Another Southern Accents article by Rosemary James entitled "Deep South Sexy" showing the work of Ann Holden and Ann Dupuy. I have always been crazy about these curtains, and yet again, Peak of Chic notice the animal print on the french chairs!
nationally, Peter Marino.
The simple elegance of a bedroom by Peter Marino.
Designers from the past: Madeleine Castaing, France.
In this room by Madeleine Castaing, one can easily see her influence in Rosemary James's work. I especially love the aqua walls, the cameo medallion and the acanthus frieze.
Many thanks to Rosemary James for this inspiration and for taking the time to so eloquently address the questions I had for you.
I became an admirer of New Orleans writer and interior designer Rosemary James about twenty years ago after reading an article in Southern Accents in which she described our city’s overriding decorating style as “Swamp Palazzo.” In my opinion, this summed up in two words all that New Orleans style entails. In fact,the title of my blog, Bayou Contessa is a nod to this term. Although the article was written twenty years ago, it is absolutely as right on today as it was then. Could it be that New Orleans’ Swamp Palazzo style is the ultimate in timelessness?
For Rosemary James, New Orleans style, or “Swamp Palazzo” is one of exaggerated elegance, in which southern formality is tempered by life in this tropical climate. It’s a style which is both theatrical and relaxed, which boasts of simple curtains with unusual details, antique textiles joined with new fabrics on a single piece of furniture, and aged unstained cypress floors conditioned with natural beeswax.
Nowhere is this style more apparent than in the home of Dr. Quinn Peeper, for whom Ms. James was the designer. This is the third project she has done for Dr. Peeper and it’s featured in this month’s issue of Louisiana Homes and Gardens.
In James's opinion, "New Orlenians are event-motivated. They arrange their lives around the plentiful, important social gatherings of calendars for both Carnival and cafe society. They live to be entertained and to entertain." The entry foyer of Dr. Peeper's home is filled with french antiques and a grand piano. One of New Orleans' celebrated citizens, Dr. Peeper is both a physician and a concert pianist who will be performing at Carnegie Hall in March.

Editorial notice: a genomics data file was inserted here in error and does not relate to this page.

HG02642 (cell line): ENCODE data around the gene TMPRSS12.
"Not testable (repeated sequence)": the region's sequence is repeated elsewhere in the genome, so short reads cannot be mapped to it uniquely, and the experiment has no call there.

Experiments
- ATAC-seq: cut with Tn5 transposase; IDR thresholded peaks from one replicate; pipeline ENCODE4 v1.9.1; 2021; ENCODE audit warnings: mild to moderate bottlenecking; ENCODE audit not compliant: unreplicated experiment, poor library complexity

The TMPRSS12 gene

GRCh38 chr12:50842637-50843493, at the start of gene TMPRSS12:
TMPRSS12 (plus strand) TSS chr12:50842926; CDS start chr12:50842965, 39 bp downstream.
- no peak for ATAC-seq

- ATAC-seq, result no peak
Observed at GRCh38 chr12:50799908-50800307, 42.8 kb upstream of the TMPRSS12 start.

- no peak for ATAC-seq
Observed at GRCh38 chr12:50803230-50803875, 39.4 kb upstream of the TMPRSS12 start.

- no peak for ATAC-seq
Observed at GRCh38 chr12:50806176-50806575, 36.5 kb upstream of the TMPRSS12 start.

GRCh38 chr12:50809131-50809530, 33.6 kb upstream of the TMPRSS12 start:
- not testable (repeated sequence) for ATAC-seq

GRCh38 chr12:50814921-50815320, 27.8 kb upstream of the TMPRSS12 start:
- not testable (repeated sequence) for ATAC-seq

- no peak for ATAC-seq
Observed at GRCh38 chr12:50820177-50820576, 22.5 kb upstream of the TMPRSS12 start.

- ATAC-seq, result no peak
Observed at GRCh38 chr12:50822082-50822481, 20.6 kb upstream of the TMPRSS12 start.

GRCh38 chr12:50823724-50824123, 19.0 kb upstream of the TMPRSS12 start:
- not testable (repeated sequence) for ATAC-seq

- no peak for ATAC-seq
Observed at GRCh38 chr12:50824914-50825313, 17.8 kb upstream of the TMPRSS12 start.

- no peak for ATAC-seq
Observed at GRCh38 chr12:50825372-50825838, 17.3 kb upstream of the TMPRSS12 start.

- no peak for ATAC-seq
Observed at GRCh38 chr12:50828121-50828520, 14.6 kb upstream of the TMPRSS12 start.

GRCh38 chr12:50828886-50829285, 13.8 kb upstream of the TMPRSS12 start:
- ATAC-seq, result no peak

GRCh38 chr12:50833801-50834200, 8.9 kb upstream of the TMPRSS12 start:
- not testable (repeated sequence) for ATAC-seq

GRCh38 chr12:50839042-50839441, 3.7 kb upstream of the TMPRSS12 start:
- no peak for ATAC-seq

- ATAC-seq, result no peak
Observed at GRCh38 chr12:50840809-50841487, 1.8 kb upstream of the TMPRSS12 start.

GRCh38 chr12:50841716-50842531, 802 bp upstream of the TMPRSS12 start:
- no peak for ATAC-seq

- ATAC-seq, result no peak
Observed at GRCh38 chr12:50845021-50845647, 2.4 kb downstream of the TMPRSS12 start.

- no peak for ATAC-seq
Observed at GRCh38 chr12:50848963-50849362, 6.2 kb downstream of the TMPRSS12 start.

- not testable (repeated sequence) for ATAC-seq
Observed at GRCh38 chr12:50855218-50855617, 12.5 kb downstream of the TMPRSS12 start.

Dr. Peeper's new house is a 1903 mansion believed to have been designed by the famous New Orleans architect Thomas Sully. The dining room evidences the Swamp Palazzo tendency toward luxurious texture and hints of bronze within a monochromatic color scheme. The gilded crown molding and antique coastal landscape paintings add to the timeless appeal of this room. "When the house is lit for a dinner party, the gold leaf gives everything a warm glow," says Peeper.
In Swamp Palazzo style, "custom furniture, art, or accessories that give a quaint bow to the past are always attractive to New Orlenians." Rosemary James had Peeper's bed made from an iron fence and added the corona for height. She also created the chandelier using 24-karat gold flecks in the blown glass crystals. The elegant use of gilded details in this room makes me weak in the knees.
The library is a celebration of the color red, and the Greek key pattern which was used to great effect in the Master Bedroom is repeated along the tops of the bookcases. Elaborate ornamentation and saturated color are two important facets of the Swamp Palazzo style and give this room its over-the-top elegance. Notice the wonderful Greek vase inspired pillows.
According to Rosemary James, "The final touch is the arrangement of this furniture, which provides grand entrance and exit possibilities as well as excellent seating and standing positions from which the actors in this living theater can deliver their bon mots with ease. In New Orleans, our rooms must be places where seasoned thespians can practice the art of reinvention for ever-facinated audiences."
It is so fascinating to me that the words Rosemary James used twenty years ago to describe our wonderful New Orleans style still hold up today. And the exquisite interior design that she and Quinn Peeper created for this house show that the Swamp Palazzo style continues to flourish.
I am the owner of Julie Neill Designs in New Orleans where we create beautiful custom lighting. This blog is my love letter to the unique people, places and happenings which make New Orleans the amazing place it is.
Please visit my website to learn more about my lighting and our fabulous shop on Magazine Street.